After the award was announced, Schwartz, acting on behalf of Proxmire, contacted a number of the federal agencies that had sponsored the research. In his deposition he stated that he did not attempt to dissuade them from continuing to fund the research but merely discussed the subject. Hutchinson, by contrast, contends that these calls were intended to persuade the agencies to terminate his grants and contracts.
Respondents moved for a change of venue and for summary judgment. In
their motion for summary judgment they asserted that all of their acts
and utterances were protected by the Speech or Debate Clause....
Respondents also argue that an essential part of the duties of a Member of Congress is to inform constituents, as well as other Members, of the issues being considered.
The Speech or Debate Clause has been directly passed on by this Court relatively few times in 190 years. Literal reading of the Clause would, of course, confine its protection narrowly to a "Speech or Debate in either House." But the Court has given the Clause a practical rather than a strictly literal reading which would limit the protection to utterances made within the four walls of either Chamber. Thus, we have held that committee hearings are protected, even if held outside the Chambers; committee reports are also protected.
The gloss going beyond a strictly literal reading of the Clause has not, however, departed from the objective of protecting only legislative activities. In Thomas Jefferson's view: "[The privilege] is restrained to things done in the House in a Parliamentary course . . . . For [the Member] is not to have privilege contra morem parliamentarium, to exceed the bounds and limits of his place and duty."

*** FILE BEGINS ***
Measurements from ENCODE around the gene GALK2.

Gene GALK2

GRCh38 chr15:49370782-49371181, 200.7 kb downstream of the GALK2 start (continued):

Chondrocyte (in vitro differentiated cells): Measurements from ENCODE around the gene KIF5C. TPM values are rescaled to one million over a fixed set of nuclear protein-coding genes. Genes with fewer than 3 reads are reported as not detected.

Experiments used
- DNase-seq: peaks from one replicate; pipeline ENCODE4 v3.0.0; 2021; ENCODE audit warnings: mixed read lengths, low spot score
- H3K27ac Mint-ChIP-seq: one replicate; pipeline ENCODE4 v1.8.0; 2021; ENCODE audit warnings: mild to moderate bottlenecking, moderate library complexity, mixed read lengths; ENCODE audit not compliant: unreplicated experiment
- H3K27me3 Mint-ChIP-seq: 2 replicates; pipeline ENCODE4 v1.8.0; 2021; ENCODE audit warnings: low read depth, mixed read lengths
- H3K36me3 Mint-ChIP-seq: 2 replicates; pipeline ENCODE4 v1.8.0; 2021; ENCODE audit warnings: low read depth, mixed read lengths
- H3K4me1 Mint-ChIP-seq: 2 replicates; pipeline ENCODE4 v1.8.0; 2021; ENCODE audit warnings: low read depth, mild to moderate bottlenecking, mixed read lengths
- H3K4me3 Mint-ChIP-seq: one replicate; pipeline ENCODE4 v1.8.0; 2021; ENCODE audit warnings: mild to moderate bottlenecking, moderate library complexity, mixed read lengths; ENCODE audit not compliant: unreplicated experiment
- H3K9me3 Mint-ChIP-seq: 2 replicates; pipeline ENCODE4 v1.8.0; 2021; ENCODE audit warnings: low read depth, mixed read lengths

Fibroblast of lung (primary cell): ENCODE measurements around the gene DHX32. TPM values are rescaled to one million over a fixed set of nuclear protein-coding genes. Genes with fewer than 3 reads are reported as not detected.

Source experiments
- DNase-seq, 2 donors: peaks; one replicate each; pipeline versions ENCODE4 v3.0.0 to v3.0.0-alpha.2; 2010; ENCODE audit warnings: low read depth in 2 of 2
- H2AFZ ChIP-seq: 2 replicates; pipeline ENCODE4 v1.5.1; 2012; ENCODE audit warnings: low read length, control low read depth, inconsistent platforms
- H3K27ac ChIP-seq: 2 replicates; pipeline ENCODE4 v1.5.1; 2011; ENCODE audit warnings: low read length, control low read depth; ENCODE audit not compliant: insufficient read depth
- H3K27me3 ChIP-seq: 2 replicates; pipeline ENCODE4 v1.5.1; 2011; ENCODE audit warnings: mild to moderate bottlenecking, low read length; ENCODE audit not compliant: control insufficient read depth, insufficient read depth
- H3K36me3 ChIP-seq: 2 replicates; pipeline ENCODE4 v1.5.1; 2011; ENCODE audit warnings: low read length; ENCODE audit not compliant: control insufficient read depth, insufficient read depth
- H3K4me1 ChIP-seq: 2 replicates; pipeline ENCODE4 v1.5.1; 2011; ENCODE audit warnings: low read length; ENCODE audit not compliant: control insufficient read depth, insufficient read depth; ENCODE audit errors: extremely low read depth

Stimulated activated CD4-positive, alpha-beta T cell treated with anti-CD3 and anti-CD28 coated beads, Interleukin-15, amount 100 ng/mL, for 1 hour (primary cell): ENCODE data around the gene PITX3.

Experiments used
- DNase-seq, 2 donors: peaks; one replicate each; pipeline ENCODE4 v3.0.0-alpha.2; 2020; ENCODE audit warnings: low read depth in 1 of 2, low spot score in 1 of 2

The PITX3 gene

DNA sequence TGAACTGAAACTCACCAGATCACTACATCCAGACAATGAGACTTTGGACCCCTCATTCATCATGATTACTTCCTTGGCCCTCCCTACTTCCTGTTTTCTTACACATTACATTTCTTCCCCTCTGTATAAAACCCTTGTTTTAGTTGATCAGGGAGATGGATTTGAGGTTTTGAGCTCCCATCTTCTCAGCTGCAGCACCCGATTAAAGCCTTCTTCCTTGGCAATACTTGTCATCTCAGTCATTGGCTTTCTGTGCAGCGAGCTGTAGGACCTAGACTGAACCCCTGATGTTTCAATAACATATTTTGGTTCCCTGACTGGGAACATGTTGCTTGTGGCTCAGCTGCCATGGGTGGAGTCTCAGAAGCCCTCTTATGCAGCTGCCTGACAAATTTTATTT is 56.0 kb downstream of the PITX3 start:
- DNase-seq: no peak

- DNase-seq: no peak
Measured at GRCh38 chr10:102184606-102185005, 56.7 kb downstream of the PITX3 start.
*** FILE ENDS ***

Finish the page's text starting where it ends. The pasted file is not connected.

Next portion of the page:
One of the draftsmen of the Constitution, James Wilson, expressed a similar thought in lectures delivered between 1790 and 1792 while he was a Justice of this Court. He rejected Blackstone's statement that Parliament's privileges were preserved by keeping them indefinite: "Very different is the case with regard to the legislature of the United States . . . . The great maxims, upon which our law of parliament is founded, are defined and ascertained in our constitutions. The arcana of privilege, and the arcana of prerogative, are equally unknown to our system of jurisprudence."
In this respect, Wilson was underscoring the very purpose of our Constitution - inter alia, to provide written definitions of the powers, privileges, and immunities granted rather than rely on evolving constitutional concepts identified from diverse sources as in English law. Like thoughts were expressed by Joseph Story, writing in the first edition of his Commentaries on the Constitution in 1833: "But this privilege is strictly confined to things done in the course of parliamentary proceedings, and does not cover things done beyond the place and limits of duty...."
Nearly a century ago, in Kilbourn v. Thompson, this Court held that the Clause extended "to things generally done in a session of the House by one of its members in relation to the business before it." More recently we expressed a similar definition of the scope of the Clause:
Indeed, the precedents abundantly support the conclusion that a Member may be held liable for republishing defamatory statements originally made in either House. We perceive no basis for departing from that long-established rule.....
In Gravel v. United States, we recognized that the doctrine denying immunity for republication had been accepted in the United States: "[P]rivate publication by Senator Gravel . . . was in no way essential to the deliberations of the Senate; nor does questioning as to private publication threaten the integrity or independence of the Senate by impermissibly exposing its deliberations to executive influence...."
We reach a similar conclusion here. A speech by Proxmire in the Senate would be wholly immune and would be available to other Members of Congress and the public in the Congressional Record. But neither the newsletters nor the press release was "essential to the deliberations of the Senate" and neither was part of the deliberative process....
MR. JUSTICE BRENNAN, dissenting.
I disagree with the Court's conclusion that Senator Proxmire's newsletters and press releases fall outside the protection of the speech-or-debate immunity. In my view, public criticism by legislators of unnecessary governmental expenditures, whatever its form, is a legislative act shielded by the Speech or Debate Clause....
Exploring Constitutional Conflicts